Quadrillions Spent: Erdogan's Fuzzy Math on Campaign Trail

(Bloomberg) -- President Recep Tayyip Erdogan doesn’t think his generosity toward the Turkish people can be measured in today’s lira alone.

As the Turkish leader hit the campaign trail ahead of municipal elections next month, he touted some eye-watering amounts invested around the country by successive governments run by his AK Party in the past 16 years: 35 quadrillion liras plowed into the province of Gaziantep, 40 quadrillion liras for Antalya and 23.5 quadrillion liras in the Erzurum region.

The largess isn’t exactly a wild exaggeration -- except the numbers are given in old lira, conveniently ignoring a decision made under Erdogan’s watch in 2005 to knock six zeros off the currency. The spending on Antalya, one of Turkey’s 10 largest cities, amounts to 40 billion in the re-denominated lira, or just under $8 billion. (One quadrillion is 1 followed by 15 zeros.)

“If the figures were uttered in the correct way, they would seem low,” said Emin Karagozoglu, an economist at Bilkent University in Ankara.

For all the showmanship, modern Turkey’s longest-serving ruler has indeed pumped plenty of fiscal stimulus into the Middle East’s biggest economy, presiding over years of supercharged credit growth that ended in a currency crash last summer. When Erdogan shifts to campaignspeak -- before local, parliamentary or presidential ballots -- he trots out the quadrillions spent.

Turkey re-denominated the lira in the aftermath of the country’s 2001 economic crisis, when inflation climbed to as much as 73 percent. Developing nations from Belarus to Zimbabwe have often used the move to try to vanquish inflation or win back confidence in their currencies at times of upheaval.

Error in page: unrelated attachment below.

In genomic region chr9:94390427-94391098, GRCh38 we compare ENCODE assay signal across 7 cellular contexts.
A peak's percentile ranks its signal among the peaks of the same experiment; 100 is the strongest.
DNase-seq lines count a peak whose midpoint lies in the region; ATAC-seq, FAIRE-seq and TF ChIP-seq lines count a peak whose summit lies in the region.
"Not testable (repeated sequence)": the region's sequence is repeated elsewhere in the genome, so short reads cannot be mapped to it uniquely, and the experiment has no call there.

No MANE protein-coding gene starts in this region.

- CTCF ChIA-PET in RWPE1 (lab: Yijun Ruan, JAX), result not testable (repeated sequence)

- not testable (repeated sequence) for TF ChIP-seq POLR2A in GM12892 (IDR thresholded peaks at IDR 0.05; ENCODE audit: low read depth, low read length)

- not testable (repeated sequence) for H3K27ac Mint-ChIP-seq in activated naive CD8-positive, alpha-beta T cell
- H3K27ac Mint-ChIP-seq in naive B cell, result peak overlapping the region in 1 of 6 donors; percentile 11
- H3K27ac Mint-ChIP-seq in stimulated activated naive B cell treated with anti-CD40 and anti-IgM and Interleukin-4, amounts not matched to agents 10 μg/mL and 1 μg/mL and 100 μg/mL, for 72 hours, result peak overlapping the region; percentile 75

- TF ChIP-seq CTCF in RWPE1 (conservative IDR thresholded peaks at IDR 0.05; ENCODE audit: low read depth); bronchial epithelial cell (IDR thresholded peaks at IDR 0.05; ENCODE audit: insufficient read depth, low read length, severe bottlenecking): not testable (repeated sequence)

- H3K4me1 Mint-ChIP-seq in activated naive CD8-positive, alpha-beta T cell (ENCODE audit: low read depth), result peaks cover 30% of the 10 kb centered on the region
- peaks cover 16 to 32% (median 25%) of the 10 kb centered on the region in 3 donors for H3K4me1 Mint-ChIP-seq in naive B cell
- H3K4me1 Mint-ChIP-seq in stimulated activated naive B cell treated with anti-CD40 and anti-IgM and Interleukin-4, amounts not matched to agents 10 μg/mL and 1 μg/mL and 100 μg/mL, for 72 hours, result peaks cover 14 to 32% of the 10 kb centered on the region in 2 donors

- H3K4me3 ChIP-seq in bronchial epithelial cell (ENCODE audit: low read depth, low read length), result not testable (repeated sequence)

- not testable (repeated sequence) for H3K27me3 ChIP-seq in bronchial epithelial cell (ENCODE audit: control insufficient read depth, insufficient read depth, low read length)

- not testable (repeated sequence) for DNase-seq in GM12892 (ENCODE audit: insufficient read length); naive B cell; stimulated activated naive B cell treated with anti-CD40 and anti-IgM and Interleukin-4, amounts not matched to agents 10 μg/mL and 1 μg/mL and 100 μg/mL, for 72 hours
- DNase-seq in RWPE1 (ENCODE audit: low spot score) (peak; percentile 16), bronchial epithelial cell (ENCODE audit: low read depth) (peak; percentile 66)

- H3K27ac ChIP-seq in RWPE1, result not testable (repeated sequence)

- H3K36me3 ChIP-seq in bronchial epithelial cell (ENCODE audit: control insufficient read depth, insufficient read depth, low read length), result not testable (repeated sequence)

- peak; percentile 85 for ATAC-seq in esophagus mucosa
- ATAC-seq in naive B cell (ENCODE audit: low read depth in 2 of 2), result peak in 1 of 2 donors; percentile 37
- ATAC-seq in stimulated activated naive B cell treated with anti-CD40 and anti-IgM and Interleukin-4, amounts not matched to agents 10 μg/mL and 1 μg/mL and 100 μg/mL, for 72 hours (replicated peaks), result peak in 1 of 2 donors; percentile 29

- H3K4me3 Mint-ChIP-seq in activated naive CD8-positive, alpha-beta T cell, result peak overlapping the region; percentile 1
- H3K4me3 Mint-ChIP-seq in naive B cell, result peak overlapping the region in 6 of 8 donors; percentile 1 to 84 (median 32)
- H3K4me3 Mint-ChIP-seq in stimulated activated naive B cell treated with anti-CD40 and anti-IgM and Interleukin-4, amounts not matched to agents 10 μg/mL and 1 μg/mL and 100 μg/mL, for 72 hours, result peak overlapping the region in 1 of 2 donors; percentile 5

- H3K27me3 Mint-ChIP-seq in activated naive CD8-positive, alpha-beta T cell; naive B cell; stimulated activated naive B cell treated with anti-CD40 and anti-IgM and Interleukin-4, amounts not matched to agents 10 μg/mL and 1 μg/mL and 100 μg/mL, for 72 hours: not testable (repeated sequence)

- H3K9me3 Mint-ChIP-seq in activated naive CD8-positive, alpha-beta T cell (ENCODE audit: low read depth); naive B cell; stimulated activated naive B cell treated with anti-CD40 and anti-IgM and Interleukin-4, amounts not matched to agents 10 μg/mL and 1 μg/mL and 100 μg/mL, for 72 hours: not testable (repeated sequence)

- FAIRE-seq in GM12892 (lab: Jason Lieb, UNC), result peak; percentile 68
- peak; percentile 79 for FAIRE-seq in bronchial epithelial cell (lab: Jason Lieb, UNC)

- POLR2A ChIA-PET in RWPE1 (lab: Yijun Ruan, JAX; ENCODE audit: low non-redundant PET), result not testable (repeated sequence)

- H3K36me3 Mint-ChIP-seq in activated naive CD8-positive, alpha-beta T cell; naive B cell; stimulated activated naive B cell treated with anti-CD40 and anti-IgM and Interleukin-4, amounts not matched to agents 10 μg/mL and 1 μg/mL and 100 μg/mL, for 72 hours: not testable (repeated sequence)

Quadrillions Spent: Erdogan's Fuzzy Math on Campaign Trail

Erdogan, who first became prime minister in 2003, also takes pride in overhauling the lira, saying his government “saved the honor of the currency” after a period when people had to pay 1 million liras to use a public toilet.

“Changing the face value of a currency, even if it is only a nominal change, can create real effects in the economy by primarily influencing people’s expectations,” says Serhat Kologlugil, head of the economics department at Isik University in Istanbul.

The question is whether the benefits can last past another crisis for the lira, which lost about a quarter of its value in August, sending inflation to a 15-year high. Resident deposits denominated in foreign currencies and gold rose by about $6 billion in the three weeks to Jan. 25, reaching a total of $166 billion, central bank data show.

Still, the lira has rallied more than 30 percent since mid-August. Investors anticipate it will be less unstable, with its three-month implied volatility now at almost a third the level at the height of the crisis last summer.

Erdogan isn’t alone in making references to old lira. The practice is still widespread in common speech and is also used by Erdogan’s opponents. In October, for example, the main opposition leader, Kemal Kilicdaroglu, complained that the government paid 692 quadrillion liras in interest on its borrowings in the past 14 years.

“Many people are yet to adapt to the correct use,” Karagozoglu said.

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